All of your complaints amount to wanting the trail to play a role it doesn’t; they are non-factors for an inter-neighborhood active transit link.

    1: Wayfinding – an interesting complaint, and I wouldn’t object to better signage, but they are entirely unnecessary for anyone using the trail for utility (predetermined usage and entrance + exit decisions) and anyone who has lived in the adjoining neighborhoods for more than a month or two.
    2: Street-Level visibility – similarly a non-factor for anyone in the area regularly.
    3: Amenities – a non-factor for any non-pregnant or other special need users, as trips are not long enough to necessitate. Also there are plenty of water fountains – one every 5-7 minutes of walking.
    4: These is the perception of someone who doesn’t live by the trail. It is an almost unavoidable leg for every east-west trip I make, and provides access to a huge number of my daily destinations. It connects daily trips, not bi-yearly trips.

    Your complaints are essentially all the same objection to the fact that the trail doesn’t fulfill the uses you would like to use it for, but you ignore the fact that it fulfills many, many more practical functions for other people.

    All the criticisms I’ve read fail to understand the 606 as a local amenity, and instead tackle it as a regional tourist destination, and this completely misses how quickly it has become integral to the fabric of the neighborhoods it exists in.

  • skelter weeks

    The 606 was promoted as both. It was promoted as a transportation corridor to the Feds to get the $50 million CMAQ grant, and promoted as a park to donors (the elite). Then they put a park organization in control (TPL), so guess who won? Basically, they stole the 50 mill to build parks, and screw the bikes. Why else would so many of the ramps face the wrong way/be on the wrong side of the street? Why else make a narrow path even narrower (increase congestion/possibility of collision) by putting ‘blue strips’ on the sides? (You can ride your bike on them – probably some federal grant money rule – but they’ve managed to fool most people into believing they can’t), Also the unnecessary changes in elevation, the ramps on side streets hidden away from marked bike routes, the ramp obstructions/gates. They didn’t want another Lakefront Trail, that’s for sure.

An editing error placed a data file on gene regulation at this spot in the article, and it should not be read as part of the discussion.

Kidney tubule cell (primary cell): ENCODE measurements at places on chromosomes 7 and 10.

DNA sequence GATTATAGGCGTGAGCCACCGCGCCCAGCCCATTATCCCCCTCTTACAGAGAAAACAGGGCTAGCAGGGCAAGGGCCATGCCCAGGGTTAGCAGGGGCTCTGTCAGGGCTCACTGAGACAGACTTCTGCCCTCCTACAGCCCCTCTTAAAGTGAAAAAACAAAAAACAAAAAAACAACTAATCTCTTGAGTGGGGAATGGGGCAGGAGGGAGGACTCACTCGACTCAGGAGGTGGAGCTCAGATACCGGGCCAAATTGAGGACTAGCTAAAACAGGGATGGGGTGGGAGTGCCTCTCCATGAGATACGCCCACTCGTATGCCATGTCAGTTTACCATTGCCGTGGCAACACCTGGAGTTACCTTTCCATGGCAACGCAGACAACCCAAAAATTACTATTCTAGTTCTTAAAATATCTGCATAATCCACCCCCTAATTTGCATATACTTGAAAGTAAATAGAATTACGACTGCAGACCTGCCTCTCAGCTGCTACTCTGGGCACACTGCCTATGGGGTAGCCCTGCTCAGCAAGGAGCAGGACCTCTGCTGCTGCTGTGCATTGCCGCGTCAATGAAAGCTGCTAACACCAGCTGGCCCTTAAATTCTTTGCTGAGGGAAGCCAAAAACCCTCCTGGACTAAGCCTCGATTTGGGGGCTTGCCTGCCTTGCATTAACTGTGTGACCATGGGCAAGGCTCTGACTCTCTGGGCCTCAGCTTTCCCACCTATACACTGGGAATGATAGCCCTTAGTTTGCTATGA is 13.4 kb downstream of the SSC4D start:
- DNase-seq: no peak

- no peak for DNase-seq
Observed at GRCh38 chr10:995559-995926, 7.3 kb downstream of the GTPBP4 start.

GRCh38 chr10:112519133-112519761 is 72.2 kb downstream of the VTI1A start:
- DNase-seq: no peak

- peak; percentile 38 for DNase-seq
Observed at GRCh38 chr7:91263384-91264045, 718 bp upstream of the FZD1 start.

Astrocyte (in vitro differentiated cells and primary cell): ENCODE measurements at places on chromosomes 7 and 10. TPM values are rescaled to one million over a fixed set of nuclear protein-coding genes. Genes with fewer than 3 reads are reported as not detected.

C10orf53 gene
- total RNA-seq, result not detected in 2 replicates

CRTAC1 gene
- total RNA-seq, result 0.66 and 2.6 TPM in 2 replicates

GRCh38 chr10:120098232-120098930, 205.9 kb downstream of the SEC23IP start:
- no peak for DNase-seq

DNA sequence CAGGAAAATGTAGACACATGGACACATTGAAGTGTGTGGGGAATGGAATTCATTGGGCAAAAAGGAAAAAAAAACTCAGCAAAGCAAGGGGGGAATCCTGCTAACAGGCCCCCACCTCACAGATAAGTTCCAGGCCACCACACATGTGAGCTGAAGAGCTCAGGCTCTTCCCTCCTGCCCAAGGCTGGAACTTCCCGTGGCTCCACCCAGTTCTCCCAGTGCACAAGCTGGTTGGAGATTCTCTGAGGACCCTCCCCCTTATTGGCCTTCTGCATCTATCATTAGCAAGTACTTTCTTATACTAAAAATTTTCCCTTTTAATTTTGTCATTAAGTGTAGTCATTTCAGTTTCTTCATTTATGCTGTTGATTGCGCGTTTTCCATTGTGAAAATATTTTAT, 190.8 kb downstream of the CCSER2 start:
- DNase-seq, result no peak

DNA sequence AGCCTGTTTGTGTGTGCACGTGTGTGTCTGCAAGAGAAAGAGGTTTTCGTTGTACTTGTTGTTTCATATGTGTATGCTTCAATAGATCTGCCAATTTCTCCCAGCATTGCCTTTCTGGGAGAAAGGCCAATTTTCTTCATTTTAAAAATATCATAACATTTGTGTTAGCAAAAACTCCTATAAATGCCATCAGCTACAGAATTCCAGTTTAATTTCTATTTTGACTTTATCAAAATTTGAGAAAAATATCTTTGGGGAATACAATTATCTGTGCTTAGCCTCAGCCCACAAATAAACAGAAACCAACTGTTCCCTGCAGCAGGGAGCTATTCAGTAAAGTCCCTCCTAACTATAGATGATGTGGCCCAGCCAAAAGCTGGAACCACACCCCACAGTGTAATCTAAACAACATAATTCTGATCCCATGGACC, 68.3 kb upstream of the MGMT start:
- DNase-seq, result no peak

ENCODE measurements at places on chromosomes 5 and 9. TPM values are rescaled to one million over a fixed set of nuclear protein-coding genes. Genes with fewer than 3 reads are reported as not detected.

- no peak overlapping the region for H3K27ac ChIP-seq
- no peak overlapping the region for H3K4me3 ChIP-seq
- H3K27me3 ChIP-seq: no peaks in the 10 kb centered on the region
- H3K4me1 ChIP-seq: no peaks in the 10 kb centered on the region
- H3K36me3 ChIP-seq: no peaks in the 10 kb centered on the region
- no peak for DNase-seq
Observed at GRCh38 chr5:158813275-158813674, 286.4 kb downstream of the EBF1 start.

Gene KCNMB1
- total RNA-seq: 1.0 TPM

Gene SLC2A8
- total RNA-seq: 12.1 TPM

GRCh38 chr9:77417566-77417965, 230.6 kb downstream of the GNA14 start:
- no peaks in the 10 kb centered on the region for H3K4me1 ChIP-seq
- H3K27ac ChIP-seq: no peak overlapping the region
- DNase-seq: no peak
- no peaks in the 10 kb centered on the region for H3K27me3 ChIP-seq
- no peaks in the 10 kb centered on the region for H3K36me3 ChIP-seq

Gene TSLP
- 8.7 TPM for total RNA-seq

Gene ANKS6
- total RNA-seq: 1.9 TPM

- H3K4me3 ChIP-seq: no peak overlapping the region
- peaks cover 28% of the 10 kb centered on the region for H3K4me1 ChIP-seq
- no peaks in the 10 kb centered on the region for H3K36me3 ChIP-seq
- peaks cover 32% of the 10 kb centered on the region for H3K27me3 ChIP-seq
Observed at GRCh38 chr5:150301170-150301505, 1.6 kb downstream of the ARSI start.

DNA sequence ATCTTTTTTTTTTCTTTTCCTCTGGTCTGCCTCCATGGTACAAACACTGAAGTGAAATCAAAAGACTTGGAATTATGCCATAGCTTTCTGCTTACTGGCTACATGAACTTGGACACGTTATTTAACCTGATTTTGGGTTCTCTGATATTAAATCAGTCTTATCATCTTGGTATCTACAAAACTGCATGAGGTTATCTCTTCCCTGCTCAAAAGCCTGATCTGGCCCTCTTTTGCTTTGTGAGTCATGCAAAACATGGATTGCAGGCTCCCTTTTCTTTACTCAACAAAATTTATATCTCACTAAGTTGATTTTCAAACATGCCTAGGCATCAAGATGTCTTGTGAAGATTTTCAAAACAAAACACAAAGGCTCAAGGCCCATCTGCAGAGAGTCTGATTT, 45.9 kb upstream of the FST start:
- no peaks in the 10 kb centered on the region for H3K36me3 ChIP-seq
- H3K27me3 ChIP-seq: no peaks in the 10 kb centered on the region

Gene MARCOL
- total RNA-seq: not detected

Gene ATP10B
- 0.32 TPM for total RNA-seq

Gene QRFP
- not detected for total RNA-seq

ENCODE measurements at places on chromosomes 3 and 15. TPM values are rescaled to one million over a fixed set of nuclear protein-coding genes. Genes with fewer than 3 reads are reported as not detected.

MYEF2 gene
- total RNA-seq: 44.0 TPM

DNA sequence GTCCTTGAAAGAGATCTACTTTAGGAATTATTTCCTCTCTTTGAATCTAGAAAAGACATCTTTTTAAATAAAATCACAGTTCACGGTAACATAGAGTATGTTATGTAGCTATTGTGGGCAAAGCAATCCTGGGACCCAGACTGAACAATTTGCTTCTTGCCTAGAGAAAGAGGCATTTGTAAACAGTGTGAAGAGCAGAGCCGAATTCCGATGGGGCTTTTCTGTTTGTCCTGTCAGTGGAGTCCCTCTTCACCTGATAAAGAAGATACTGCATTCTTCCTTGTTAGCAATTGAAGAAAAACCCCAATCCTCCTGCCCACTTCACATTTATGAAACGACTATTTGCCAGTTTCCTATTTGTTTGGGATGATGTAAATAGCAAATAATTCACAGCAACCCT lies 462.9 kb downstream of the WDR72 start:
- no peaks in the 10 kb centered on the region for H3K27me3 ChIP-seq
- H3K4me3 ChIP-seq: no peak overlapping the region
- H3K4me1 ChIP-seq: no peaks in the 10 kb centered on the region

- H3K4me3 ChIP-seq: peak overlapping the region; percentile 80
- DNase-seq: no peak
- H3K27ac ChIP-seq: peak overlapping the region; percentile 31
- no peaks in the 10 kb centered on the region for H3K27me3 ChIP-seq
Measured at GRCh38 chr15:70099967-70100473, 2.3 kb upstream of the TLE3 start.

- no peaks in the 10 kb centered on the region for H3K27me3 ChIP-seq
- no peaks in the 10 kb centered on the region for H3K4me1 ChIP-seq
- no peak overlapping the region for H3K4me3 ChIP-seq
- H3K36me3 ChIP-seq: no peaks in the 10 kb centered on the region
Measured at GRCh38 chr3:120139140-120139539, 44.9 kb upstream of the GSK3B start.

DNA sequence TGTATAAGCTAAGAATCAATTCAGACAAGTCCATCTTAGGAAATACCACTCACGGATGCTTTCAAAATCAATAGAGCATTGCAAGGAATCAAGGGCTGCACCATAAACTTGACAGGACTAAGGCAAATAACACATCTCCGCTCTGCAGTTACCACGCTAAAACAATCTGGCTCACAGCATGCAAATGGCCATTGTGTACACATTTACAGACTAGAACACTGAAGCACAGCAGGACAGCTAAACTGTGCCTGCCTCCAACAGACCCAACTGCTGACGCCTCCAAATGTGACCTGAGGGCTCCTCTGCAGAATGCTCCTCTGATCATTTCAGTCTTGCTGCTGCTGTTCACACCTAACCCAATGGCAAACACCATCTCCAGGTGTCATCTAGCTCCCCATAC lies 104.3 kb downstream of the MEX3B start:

Seeing as how most the traffic on the trail (bikes/peds/joggers) is induced demand, and not ‘replaced car trips’, the feds should ask for their money back.

  • disqus_IG93K4Xq6q

    It just isn’t the 606 that lacks bravado in the City of Chicago. It’s much more. The city could be such a great place to live, however it’s completely over-shadowed by the nearly 100 years of systematic dysfunction that’s plagued the city and continues to get worse. I support Aaron Renn’s honest assessment of the trail. Just because he lives in NYC doesn’t mean he’s a hater of Chicago. Don’t take it personal.

    Living in Chicago is like living in the Middle-East. You live in a land Rich with Gold yet your freedoms are suppressed and opportunities controlled. Your safety is at stake (chiraq), you’re living in a police state and your government is beyond corrupt. So no matter what the city does in terms of “so-called” improvements, quality of life in Chicago still sucks beyond belief. The city is broke and not solving its fiscal mismanagements, the schools are horrible, the streets are LITERALLY deadlier than the Middle-East, the sales tax is 9.25% or 9.75%…i loss track) the city is hyper-segregated, police are underhanded, the city government corruption runs rampant and a nickel and dime pool of regressive taxes are introduced quarterly. I can go on forever and a day. No matter how charming some of the neighborhoods appear, the crap that goes along with it isn’t worth it. The High Line, Maggot Daley Park etc…are simply lipstick on a pig. So no matter what Chicago does, it’ll always be Dirty Chicago. Beautiful city wasted on the ill fortunate.

  • Points taken. But you have to admit, the food is great here.

  • Chicago will do just fine without more of this entitled attitude permeating the air – we have poor and working class commnities here and hopefully we always will. Spend some time in Iraq and then come back here and tell us how Chicago looks. And please continue to tell yourself that Chicago has some kind of a monopoly on corruption and waste, that’s beyond hilarious. We don’t even measure up to the Olympics.

  • galisteo99

    This is a SMART comment! Bravo.